“We have quotes from the 12 [Shiite] Imams saying that having sex with your wife is just like jihad, fighting for the sake of Allah,” says Dehnavi. “Unfortunately, some people believe sexual relationships are ugly. No, it is not an ugly behavior in Islam, it is a divine behavior and it is even a religious obligation to properly make love.”
During the video, the camera sometimes pans across the conservatively dressed listeners, where some lower their heads out of shyness at the subject matter. When there is a positive reaction from one member of the group to the linkage between lovemaking and religion, the cleric points him out and says he “gets the message.”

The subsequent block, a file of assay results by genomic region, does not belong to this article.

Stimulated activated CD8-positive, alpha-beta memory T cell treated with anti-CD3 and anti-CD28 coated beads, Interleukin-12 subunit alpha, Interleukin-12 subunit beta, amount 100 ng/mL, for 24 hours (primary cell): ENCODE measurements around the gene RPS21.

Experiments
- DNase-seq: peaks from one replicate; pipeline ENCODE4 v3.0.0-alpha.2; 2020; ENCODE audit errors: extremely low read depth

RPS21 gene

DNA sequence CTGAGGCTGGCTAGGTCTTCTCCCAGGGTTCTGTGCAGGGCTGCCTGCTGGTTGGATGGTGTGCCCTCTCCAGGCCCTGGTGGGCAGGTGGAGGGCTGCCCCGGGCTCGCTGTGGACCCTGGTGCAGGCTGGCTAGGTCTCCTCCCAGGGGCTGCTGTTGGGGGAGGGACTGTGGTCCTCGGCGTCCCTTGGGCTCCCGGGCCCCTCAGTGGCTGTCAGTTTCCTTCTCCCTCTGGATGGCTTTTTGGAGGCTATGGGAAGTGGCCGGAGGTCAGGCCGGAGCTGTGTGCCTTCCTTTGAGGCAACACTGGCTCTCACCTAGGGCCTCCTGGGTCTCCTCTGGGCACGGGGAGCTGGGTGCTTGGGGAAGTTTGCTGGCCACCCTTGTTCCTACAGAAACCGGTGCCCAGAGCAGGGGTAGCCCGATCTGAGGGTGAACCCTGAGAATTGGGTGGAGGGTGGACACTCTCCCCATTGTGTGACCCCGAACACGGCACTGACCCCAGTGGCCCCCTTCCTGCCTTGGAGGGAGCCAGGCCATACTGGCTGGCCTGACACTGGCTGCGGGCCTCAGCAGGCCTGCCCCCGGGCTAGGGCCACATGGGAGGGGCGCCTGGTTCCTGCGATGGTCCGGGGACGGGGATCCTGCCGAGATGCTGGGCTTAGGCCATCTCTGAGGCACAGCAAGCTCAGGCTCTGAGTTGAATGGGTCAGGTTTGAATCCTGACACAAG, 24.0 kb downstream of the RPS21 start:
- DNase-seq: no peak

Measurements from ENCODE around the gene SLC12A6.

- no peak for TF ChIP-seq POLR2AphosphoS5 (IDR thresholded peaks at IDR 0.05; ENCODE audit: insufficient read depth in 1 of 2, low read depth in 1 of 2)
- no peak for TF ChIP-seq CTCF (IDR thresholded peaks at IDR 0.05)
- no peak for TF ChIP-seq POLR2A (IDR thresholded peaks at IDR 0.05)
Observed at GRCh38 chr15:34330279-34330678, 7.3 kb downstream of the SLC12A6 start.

Alireza, a teenage shopkeeper in the bazaar near the shrine south of Tehran, has never seen such high demand. The $2 DVD seems out of place among his standard fare of mourning ceremonies, revolutionary videos, and religious dirges favored by Iran’s pious poor and ideologues.
These days, virtually every shop in this bazaar sells Dehnavi’s treatise on love, and hangs the eye-catching poster to bring in customers.
“This is the last piece I am selling you now,” says Alireza. “We had dozens in the morning, but all sold out. It’s rare; none of our other DVDs has been a hit like this. All other stores in this bazaar are the same. You can’t find it on the shelves in the afternoon.”
The Islamic Republic has long had an intriguingly mixed influence over the sexuality of its citizens.
On the one hand, the morality police crack down on so-called “loose” women wearing “bad hijab.” But at the same time, Iran also has one of the most advanced family planning programs in the world, with subsidized birth control pills, vasectomy clinics, and condoms, and mandatory education programs for students.